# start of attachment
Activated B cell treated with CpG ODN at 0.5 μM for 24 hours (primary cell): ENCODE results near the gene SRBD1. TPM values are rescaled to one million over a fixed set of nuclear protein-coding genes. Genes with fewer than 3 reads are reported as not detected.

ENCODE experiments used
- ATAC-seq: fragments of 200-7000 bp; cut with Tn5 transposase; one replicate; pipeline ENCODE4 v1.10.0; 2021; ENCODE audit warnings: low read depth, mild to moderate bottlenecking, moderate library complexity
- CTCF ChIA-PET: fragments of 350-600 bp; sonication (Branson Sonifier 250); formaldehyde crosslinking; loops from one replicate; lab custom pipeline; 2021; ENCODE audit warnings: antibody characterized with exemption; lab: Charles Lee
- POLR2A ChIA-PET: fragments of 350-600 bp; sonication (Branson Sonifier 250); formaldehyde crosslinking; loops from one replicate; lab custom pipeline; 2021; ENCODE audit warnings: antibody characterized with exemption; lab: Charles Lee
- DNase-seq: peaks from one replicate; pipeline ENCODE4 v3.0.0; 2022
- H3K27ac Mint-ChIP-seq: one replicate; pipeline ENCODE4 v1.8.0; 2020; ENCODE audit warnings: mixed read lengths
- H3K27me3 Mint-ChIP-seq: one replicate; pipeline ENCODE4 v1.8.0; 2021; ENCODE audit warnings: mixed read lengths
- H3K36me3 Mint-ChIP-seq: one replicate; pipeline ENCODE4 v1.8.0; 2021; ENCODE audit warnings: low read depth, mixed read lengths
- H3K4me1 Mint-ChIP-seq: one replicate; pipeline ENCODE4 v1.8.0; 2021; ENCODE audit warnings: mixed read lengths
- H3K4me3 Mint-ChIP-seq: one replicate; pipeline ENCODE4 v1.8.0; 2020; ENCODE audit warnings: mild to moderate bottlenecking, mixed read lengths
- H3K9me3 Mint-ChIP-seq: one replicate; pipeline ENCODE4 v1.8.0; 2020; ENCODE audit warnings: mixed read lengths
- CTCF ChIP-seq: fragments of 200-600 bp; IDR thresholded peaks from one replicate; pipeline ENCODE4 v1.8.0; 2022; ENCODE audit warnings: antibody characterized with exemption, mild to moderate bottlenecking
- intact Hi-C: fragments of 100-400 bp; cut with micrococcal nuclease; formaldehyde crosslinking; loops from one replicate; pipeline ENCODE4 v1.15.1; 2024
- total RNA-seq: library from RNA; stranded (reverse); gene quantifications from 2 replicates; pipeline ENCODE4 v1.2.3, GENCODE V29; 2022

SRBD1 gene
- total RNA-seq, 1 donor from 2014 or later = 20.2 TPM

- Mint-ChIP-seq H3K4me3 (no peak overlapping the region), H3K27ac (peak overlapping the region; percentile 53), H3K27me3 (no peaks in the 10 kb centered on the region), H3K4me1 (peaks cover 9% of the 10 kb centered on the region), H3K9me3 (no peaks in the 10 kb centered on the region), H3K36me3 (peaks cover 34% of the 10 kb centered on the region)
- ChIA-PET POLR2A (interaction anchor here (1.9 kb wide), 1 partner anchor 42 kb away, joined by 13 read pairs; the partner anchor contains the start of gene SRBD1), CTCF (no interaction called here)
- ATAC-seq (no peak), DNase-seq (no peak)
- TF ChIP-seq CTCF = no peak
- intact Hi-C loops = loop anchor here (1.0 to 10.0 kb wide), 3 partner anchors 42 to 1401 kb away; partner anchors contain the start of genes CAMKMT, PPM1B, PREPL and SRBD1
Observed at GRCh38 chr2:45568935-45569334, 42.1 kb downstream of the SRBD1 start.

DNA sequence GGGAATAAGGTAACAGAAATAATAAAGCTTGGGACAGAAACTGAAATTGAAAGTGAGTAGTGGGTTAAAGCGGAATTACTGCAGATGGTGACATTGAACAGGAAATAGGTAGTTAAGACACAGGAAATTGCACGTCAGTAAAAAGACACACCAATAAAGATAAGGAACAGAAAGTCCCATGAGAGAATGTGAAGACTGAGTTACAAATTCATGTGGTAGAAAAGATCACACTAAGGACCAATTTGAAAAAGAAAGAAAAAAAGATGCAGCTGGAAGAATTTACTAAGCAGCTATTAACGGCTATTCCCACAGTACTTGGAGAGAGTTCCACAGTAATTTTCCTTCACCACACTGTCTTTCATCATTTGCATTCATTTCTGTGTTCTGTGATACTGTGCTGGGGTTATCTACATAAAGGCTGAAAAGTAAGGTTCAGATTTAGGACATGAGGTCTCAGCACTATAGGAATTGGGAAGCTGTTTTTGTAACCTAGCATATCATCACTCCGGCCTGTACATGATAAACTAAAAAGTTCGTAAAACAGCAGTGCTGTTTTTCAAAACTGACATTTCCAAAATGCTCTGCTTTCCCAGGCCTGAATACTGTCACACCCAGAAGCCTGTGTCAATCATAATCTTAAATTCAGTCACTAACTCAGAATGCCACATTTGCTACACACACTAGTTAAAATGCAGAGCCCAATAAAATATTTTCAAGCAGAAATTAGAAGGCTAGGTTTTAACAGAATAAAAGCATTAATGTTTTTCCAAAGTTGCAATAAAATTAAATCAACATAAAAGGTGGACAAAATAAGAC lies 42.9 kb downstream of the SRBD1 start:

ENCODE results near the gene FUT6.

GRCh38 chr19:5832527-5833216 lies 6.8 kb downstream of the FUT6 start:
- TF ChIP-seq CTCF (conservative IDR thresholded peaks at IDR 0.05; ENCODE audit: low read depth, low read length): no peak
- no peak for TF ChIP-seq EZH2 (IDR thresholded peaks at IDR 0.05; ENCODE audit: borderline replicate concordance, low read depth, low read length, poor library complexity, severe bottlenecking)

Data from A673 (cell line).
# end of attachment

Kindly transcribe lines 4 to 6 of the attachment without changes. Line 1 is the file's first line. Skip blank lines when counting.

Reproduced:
- CTCF ChIA-PET: fragments of 350-600 bp; sonication (Branson Sonifier 250); formaldehyde crosslinking; loops from one replicate; lab custom pipeline; 2021; ENCODE audit warnings: antibody characterized with exemption; lab: Charles Lee
- POLR2A ChIA-PET: fragments of 350-600 bp; sonication (Branson Sonifier 250); formaldehyde crosslinking; loops from one replicate; lab custom pipeline; 2021; ENCODE audit warnings: antibody characterized with exemption; lab: Charles Lee
- DNase-seq: peaks from one replicate; pipeline ENCODE4 v3.0.0; 2022